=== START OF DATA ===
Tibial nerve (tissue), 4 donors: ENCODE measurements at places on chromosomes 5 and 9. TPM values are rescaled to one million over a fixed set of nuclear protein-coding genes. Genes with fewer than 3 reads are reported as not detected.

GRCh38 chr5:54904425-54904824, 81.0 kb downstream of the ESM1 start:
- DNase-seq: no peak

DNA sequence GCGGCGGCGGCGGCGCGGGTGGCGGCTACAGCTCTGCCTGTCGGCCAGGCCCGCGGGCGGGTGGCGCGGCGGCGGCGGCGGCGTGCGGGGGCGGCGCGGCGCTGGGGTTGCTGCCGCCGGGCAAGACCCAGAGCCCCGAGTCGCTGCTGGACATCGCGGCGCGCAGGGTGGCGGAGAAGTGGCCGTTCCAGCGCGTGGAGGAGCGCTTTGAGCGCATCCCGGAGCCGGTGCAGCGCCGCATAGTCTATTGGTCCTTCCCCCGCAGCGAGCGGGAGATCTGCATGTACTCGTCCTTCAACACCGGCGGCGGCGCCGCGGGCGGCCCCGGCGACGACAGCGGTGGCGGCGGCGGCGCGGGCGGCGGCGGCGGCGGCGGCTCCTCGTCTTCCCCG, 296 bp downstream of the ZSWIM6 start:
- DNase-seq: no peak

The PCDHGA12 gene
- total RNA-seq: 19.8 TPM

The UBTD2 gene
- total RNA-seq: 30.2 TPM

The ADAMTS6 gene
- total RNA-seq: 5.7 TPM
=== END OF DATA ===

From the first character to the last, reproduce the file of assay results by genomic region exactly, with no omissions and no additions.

Tibial nerve (tissue), 4 donors: ENCODE measurements at places on chromosomes 5 and 9. TPM values are rescaled to one million over a fixed set of nuclear protein-coding genes. Genes with fewer than 3 reads are reported as not detected.

GRCh38 chr5:54904425-54904824, 81.0 kb downstream of the ESM1 start:
- DNase-seq: no peak

DNA sequence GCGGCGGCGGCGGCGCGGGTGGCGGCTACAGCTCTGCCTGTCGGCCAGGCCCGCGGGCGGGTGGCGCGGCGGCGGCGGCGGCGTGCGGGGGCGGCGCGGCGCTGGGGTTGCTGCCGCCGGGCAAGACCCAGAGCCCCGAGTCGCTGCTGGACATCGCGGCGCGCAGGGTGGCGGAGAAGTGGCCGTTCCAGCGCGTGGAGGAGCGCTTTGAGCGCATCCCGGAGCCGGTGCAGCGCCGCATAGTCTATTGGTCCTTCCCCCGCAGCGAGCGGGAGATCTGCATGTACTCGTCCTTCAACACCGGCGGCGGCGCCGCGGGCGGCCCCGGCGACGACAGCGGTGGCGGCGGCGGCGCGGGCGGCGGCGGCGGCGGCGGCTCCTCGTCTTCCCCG, 296 bp downstream of the ZSWIM6 start:
- DNase-seq: no peak

The PCDHGA12 gene
- total RNA-seq: 19.8 TPM

The UBTD2 gene
- total RNA-seq: 30.2 TPM

The ADAMTS6 gene
- total RNA-seq: 5.7 TPM